Hobby Servo Tutorial
A Handful of Distinctions
When you’re shopping for servos for your project, there are several parameters that you’ll want to keep in mind.
The 1-to-2 millisecond pulse range is more of a convention than a hard-and-fast standard. Some servo motors respond to even shorter or longer pulses with an extended range of motion.
Be warned that there is a risk – this expanded range of motion isn’t universal. Some servos are mechanically limited to 90° rotation. Attempting to drive them beyond their limits can cause damage, such as stripped gears. The servo that we see dismantled here suffered exactly that fate.
The nub on the gear is used to constrain the range of rotation.
Position vs. Continuous Rotation
Moving even further from the 90° range, there are also full rotation, continuous rotation, or simply 360° servos. As the name states, the shaft turns continuously, making them useful as drive motors. Visually, they look just like regular servos.
Look carefully, and you’ll notice the “360°” mark on the packaging.
Rather than controlling position, the continuous rotation servo translates the 20 mSec pulse-train signal into the rotational speed and direction of the shaft. Otherwise, they’re very similar to regular RC servos – they use the same power supply, control signals, 3-pin connector, and are available in the same sizes as RC servos.
The overall speed is relatively low – around 60 RPM is a common maximum rate – if you need higher rotation speed, servos aren’t the best fit – DC gearmotors or brushless DC motors are more likely candidates, but they aren’t directly compatible with servo control signals.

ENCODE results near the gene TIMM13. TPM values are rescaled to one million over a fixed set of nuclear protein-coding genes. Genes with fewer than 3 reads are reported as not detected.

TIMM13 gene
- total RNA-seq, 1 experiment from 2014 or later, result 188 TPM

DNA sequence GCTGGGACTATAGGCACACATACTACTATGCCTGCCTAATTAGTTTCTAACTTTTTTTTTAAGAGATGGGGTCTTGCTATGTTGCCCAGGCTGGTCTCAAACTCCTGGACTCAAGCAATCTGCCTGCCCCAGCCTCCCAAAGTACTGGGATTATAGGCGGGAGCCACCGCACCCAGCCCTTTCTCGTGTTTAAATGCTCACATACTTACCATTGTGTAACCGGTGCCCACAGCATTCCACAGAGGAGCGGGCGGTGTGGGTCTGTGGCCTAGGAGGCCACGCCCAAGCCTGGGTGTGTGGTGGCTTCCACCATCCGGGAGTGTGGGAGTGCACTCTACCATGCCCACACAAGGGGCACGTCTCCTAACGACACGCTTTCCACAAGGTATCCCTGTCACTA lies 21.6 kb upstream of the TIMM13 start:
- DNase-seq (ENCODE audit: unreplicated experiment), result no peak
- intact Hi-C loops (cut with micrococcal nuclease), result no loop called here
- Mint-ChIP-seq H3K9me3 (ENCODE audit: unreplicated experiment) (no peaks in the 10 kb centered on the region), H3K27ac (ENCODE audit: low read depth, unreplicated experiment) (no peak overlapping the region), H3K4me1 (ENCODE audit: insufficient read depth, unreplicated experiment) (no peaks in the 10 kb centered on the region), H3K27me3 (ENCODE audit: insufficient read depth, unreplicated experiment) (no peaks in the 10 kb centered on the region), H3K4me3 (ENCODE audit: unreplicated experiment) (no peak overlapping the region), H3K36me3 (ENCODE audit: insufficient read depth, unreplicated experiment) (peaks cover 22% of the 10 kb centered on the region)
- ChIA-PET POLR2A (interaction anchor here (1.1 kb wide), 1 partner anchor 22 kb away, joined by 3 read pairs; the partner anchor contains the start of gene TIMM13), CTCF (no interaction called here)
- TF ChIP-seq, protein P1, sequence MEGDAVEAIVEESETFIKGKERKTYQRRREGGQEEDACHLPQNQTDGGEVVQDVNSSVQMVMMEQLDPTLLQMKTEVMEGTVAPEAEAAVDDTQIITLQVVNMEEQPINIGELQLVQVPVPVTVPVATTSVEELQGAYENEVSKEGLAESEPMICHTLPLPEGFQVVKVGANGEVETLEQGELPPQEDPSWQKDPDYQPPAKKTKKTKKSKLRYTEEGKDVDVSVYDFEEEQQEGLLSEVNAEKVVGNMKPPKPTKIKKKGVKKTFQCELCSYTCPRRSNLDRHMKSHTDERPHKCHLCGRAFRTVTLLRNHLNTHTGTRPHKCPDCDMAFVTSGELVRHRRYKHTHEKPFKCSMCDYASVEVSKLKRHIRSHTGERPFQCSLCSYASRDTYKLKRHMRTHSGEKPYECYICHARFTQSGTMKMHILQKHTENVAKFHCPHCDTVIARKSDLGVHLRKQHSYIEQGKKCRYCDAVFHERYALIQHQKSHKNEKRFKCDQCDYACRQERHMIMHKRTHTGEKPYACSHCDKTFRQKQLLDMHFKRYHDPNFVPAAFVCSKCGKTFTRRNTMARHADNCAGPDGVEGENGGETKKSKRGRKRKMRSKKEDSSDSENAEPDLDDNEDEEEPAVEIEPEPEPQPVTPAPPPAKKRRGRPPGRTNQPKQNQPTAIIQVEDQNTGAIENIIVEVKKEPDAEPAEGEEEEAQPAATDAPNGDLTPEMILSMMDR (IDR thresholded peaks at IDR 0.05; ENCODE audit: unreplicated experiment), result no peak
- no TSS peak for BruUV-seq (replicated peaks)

On closer inspection, continuous rotation servos have one small difference from regular servos: they usually have a “nulling” trimpot, used to adjust their response to the control signal. It’s typically set so that a 1.5 mSec pulse stops the motor. Shorter pulses will cause it to turn counterclockwise, and longer pulses cause it to turn clockwise.
Analog vs. Digital
The pulse-controlled servos we’re discussing here are analog. There are also digitally-controlled servos that use a high-speed pulse train, and have a serial communication interface that allows more detailed configuration, typically with parameters that are tailored to RC vehicles.
Plastic vs. Metal Gears
One last thing to look at when considering a servo is the type of gears it contains.
Inexpensive servos (such as the one dismantled here) usually contain molded plastic gears, while more expensive servos have metal gears. Plastic gears are more likely to strip if the motor is jammed or overloaded. The old adage rings true: you get what you pay for.
Note the missing tooth at about 3:00 o'clock on the inner gear!